One important warning: The seller I purchased mine from did not include the AT&T SIM card. If you buy directly from google, it comes with a free SIM card with an app to activate a wireless plan. The seller never said they were or were not including it, I just assumed it would be included. Just a fair warning to others!
Pro Tip: Try downloading Pocket. It is an offline web browser that lets you save web pages for viewing offline. I particularly like Cracked.com, and this is the only offline web app I could find that properly saves their pages. Also, the news apps "Current" and "Pulse" will save articles for offline browsing automatically.
60 of 71 people found the following review helpful
5.0 out of 5 stars Nexus 7 vs. Kindle Fire HD 7 (updated),
We've been using a Kindle Fire since September 2011 (pre-ordered) and I am happy we ordered ours. Soon after purchase it was adopted by our daughter. She is using it to draw and paint, she watches Netflix for Kids on it, she learned how to search Youtube for arts and crafts 'how to' videos and she plays (mostly free) games from Amazon's Appstore. The Fire wasn't a full-feature tablet when it launched but we overlooked its hardware shortcomings, its off-mainstream Android and its locking us out Google's much larger app store because the price was right and because the 7" screen size made it lighter and more portable than the 'full size' 10.1" alternatives. We are still happy with our old Fire and our newer Fire HD but we are happier with Nexus 7, our third 7" tablet.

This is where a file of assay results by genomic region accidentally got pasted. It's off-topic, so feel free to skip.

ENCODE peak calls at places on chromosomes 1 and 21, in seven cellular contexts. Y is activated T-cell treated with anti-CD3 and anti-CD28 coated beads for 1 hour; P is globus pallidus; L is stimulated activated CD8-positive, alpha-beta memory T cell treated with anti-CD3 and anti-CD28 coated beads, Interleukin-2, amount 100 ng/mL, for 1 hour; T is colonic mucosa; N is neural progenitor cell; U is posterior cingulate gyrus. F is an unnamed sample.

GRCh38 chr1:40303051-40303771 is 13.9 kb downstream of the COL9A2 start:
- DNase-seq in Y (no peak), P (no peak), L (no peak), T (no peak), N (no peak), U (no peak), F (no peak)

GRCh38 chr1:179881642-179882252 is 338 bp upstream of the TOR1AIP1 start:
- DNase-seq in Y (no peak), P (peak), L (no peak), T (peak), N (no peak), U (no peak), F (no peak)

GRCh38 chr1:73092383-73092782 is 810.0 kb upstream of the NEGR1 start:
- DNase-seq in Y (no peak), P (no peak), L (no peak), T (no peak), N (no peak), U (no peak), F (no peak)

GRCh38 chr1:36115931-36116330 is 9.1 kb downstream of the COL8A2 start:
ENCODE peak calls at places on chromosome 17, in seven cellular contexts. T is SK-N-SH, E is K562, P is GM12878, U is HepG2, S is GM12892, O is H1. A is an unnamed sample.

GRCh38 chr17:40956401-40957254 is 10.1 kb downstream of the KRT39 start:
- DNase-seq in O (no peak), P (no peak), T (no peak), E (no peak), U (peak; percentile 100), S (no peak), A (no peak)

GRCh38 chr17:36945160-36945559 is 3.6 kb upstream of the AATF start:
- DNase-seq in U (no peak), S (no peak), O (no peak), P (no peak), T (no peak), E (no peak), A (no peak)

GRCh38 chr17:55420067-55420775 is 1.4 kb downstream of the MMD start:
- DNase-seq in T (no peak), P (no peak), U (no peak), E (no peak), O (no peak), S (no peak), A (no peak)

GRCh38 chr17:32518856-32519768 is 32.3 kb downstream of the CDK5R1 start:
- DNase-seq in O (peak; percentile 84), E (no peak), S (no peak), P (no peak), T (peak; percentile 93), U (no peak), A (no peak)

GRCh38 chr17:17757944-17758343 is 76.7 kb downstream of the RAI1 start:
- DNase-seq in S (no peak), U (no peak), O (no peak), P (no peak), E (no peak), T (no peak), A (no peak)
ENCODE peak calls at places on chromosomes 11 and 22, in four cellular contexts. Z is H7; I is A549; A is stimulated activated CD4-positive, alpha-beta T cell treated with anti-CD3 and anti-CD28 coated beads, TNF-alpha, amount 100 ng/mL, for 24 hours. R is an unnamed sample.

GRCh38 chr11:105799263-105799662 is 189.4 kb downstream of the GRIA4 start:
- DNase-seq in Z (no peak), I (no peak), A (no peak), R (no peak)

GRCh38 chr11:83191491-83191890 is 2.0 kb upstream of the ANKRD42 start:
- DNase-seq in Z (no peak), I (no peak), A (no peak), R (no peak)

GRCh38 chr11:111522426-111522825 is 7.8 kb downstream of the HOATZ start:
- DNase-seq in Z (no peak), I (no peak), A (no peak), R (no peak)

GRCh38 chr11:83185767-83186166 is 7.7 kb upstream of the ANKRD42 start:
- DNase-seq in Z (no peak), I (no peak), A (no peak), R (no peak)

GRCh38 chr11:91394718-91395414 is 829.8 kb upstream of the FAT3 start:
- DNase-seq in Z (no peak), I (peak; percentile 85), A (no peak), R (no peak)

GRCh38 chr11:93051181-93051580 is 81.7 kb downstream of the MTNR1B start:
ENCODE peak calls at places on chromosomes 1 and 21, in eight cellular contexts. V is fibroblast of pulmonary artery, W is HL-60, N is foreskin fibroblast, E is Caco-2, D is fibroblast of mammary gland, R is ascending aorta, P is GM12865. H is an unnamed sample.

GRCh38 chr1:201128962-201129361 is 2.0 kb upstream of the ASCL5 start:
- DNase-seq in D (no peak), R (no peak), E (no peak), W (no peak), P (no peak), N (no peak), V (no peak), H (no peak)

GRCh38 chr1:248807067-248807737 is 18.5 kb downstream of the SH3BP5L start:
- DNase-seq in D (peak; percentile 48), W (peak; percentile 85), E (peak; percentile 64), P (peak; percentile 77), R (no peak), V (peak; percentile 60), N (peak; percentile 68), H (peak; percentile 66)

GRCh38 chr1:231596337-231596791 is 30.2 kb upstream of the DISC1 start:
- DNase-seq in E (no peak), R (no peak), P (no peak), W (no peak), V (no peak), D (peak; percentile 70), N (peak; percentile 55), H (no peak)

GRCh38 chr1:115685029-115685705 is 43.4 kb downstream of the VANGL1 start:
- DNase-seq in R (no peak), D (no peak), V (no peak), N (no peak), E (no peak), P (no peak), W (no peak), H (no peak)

Because Nexus 7 and Amazon's Kindle are both Android tablets very similar in screen size that sell for about the same price, I am going to compare the two while I write about my experience with Nexus 7. Whenever appropriate, I will note the differences between Nexus and the Fire when such differences exist. If a feature is present on both tablets I will simply note its existence. I will prefix specific features with an equal sign if both tablets support it equally, a plus sign if the Nexus implementation is superior or Fire lacks it and a minus sign when a feature is better implemented by Fire or is a Fire exclusive. I am sorry but I can't yet compare the Nexus 7 with the mini iPad because, while I did play with one for a few minutes, I didn't have a chance to test-drive one for any significant period of time.
HARDWARE (Nexus 7 but it's a close call)
The Nexus comes pretty close to what we normally call the latest and greatest.
+ GPS (Fire lacks it)
+ Quad-core CPU vs. Fire's dual-core
= 16/32GB models for Kindle vs. 16/32GB for Nexus
= Backlit screen at 1280x800 are identical in specs and looks
= Front-facing camera on both
= Micro USB port
= Microphone on both
- Dual-antenna for Wi-Fi on Kindle vs. one antenna on Nexus